5. No, inviting that one woman to chair your debate rather than participate in it doesn't make it all better. This is such a common get-out tactic, and it's a special sort of offensive, because it shows that organisers understand the importance of having a female person present in the debate, they just can't quite bring themselves to allow her to voice her own opinions - her job is merely to manage and make things pleasant for the men as they talk. Seriously. I'm sick of watching panels where the one woman's only role is to facilitate discussion between men, to handle rude or unruly questioners, to lay out the dialectical doilies and retreat into the background when she is not needed.
  6. For fuck's sake, why exactly is it so hard to make space in political discussions - even on the nominal left - for people who are not middle-aged, middle class white men?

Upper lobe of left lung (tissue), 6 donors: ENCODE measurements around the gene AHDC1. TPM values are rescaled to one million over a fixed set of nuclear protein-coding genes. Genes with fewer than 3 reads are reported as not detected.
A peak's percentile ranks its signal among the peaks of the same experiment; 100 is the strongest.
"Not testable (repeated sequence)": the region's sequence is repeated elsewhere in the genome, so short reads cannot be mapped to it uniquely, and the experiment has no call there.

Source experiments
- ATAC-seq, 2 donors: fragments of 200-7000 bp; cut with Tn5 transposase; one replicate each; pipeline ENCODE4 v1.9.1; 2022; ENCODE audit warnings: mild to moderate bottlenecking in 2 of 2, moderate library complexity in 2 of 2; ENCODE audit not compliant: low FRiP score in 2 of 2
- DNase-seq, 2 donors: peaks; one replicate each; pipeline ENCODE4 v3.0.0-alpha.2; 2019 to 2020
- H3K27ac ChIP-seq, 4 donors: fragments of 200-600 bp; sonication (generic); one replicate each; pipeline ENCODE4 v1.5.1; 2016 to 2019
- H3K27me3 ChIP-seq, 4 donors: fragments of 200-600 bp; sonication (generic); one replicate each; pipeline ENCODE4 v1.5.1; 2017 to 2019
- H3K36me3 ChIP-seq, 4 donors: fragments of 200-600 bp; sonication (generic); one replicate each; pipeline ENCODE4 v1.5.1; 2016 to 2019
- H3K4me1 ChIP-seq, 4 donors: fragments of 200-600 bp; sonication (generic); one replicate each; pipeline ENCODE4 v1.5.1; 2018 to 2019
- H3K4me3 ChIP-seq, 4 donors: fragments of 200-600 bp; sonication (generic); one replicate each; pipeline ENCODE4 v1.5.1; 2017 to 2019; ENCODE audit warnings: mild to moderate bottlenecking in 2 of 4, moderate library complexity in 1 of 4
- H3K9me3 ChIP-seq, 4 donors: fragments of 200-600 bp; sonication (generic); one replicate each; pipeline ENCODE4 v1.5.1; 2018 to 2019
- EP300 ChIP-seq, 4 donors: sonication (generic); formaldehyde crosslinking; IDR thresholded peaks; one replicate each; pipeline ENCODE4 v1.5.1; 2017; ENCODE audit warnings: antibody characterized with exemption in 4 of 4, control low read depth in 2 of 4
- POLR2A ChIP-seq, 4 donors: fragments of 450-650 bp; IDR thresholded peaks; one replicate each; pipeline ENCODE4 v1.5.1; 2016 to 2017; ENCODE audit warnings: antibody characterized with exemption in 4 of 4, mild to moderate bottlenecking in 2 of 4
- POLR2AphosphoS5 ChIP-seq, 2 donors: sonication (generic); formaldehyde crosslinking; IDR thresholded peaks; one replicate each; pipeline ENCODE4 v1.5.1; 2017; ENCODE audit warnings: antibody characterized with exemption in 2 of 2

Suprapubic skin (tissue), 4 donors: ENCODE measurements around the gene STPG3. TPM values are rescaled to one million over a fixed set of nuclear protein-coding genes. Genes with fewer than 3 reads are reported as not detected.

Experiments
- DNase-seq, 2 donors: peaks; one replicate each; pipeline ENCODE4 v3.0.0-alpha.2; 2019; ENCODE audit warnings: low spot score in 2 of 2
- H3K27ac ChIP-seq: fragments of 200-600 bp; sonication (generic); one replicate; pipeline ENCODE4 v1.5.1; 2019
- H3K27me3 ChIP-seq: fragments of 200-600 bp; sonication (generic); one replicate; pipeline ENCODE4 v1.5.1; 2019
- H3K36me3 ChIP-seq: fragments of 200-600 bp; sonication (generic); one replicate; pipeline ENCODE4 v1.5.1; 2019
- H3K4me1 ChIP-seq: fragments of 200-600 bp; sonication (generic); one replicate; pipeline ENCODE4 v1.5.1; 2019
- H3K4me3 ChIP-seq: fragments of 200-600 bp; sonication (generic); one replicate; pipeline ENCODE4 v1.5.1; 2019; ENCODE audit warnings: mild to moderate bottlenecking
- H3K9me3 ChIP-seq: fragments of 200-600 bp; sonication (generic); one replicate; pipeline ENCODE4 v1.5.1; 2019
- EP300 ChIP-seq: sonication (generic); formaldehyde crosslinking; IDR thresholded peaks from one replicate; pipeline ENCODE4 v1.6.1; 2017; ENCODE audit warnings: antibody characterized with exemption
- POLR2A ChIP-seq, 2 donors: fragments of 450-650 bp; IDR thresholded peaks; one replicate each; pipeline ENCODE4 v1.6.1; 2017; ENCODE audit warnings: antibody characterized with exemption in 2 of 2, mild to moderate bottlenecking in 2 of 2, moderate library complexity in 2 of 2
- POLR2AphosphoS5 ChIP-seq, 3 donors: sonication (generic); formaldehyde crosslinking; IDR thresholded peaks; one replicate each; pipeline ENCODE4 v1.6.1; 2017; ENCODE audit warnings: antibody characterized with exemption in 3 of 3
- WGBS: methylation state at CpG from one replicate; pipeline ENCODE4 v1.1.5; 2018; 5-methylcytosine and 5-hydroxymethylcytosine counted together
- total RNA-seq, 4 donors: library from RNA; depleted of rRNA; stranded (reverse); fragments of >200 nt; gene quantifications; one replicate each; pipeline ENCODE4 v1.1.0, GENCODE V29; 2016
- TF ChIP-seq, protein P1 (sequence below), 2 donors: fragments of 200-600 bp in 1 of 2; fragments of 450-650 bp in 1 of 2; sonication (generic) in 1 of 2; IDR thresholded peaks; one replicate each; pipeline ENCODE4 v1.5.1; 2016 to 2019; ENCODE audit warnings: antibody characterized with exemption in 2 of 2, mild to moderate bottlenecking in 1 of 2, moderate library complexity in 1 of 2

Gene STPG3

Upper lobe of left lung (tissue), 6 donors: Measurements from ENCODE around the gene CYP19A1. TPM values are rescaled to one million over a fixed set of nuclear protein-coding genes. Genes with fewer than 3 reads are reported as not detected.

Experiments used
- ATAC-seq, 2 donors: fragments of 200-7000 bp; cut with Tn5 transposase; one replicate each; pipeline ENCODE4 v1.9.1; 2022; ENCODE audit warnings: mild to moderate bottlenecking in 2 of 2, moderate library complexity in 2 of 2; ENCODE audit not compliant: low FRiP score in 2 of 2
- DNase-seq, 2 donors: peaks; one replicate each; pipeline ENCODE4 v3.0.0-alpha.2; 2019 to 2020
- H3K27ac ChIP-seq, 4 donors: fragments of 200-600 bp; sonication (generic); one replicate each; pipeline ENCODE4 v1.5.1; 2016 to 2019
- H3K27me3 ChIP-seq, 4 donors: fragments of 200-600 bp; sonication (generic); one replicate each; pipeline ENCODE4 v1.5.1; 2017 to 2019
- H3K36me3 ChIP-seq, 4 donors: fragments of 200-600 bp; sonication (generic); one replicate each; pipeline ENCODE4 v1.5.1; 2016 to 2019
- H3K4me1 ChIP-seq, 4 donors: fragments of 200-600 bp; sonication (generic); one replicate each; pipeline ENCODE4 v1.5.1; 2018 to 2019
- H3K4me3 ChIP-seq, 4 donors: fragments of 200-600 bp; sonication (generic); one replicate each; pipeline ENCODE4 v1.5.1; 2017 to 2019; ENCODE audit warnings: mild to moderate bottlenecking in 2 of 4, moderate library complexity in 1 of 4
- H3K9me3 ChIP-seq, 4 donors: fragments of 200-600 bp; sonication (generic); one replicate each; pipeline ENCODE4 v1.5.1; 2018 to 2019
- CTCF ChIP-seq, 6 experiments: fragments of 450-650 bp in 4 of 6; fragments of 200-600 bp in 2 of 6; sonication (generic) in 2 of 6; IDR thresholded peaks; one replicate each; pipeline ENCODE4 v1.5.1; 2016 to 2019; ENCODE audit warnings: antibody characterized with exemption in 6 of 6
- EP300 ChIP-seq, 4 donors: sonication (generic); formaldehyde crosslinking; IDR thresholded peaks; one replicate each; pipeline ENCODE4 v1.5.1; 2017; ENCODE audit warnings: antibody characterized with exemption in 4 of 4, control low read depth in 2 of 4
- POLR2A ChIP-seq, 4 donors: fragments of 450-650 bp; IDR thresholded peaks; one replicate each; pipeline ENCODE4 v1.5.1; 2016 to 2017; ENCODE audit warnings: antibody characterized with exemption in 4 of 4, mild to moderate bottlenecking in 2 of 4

Well, between us, the women in the audience extracted the normal platitudes from Miller, but it's always worth asking again, because just occasionally people crack and say what they actually think. In this case Miller utterly lost, as the Americans like to put it, his shit, and - well, just watch the video. The significant quote is:

It's interesting to note that Ford and Rockefeller and the other foundations with strong CIA connections started giving grants in the early 70s to study race and gender. It was a sudden move towards identity politics by these organisations and the theory is that the reason they did this was to balkanise the left and to prevent it from pursuing any kind of a class or economic analysis. Without denying the justice of what you're saying, this is not an irrelevant theory. I don't think, anyway.